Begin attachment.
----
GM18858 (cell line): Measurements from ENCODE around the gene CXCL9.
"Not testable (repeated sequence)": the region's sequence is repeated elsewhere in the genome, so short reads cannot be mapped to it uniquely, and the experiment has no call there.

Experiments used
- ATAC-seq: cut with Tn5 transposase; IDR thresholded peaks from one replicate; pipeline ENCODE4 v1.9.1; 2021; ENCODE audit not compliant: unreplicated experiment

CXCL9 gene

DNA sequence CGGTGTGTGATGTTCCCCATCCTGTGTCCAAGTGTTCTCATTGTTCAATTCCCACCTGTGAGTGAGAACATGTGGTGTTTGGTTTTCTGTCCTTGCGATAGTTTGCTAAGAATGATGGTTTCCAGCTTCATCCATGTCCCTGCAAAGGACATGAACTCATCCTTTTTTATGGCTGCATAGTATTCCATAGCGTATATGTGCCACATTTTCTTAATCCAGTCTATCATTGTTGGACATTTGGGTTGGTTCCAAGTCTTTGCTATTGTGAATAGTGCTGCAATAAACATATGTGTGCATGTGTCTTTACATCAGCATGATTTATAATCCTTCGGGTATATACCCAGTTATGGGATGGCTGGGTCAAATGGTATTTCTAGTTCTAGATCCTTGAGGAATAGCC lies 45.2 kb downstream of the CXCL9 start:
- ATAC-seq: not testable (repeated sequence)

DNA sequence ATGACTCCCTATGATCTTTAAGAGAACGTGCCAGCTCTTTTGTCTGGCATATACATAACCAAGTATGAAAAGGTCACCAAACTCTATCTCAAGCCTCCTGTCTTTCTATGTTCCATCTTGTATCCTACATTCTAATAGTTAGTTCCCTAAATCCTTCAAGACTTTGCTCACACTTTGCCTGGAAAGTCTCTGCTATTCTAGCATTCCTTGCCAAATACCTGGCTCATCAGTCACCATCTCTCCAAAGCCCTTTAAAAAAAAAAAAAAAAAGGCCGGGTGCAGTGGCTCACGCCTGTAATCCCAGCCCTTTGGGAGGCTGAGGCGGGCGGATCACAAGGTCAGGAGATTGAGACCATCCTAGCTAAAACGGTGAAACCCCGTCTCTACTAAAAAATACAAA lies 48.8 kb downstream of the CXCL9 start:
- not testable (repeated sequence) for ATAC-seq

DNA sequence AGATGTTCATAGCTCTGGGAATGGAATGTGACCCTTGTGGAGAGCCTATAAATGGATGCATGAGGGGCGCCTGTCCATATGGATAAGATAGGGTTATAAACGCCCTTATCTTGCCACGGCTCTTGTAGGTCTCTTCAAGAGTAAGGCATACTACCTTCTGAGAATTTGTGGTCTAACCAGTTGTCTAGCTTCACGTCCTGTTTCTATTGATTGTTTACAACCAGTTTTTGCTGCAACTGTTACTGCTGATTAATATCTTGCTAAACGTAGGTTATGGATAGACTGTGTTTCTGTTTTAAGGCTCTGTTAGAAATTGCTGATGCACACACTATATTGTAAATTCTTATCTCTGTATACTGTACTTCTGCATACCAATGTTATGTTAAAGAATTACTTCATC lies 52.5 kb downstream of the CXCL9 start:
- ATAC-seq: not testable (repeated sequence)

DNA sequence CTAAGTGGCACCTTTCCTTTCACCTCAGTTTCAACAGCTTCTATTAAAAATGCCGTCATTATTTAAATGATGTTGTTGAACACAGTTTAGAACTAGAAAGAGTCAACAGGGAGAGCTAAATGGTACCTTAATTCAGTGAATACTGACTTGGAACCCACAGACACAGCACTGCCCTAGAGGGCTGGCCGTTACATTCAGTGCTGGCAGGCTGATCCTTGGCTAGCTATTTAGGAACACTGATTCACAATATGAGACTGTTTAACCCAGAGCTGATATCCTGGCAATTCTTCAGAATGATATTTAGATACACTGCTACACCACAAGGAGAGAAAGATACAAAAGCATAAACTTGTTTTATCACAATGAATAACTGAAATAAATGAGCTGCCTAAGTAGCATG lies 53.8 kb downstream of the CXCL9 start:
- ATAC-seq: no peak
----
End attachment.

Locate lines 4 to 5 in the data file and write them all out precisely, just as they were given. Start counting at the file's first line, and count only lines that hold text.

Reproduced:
- ATAC-seq: cut with Tn5 transposase; IDR thresholded peaks from one replicate; pipeline ENCODE4 v1.9.1; 2021; ENCODE audit not compliant: unreplicated experiment

CXCL9 gene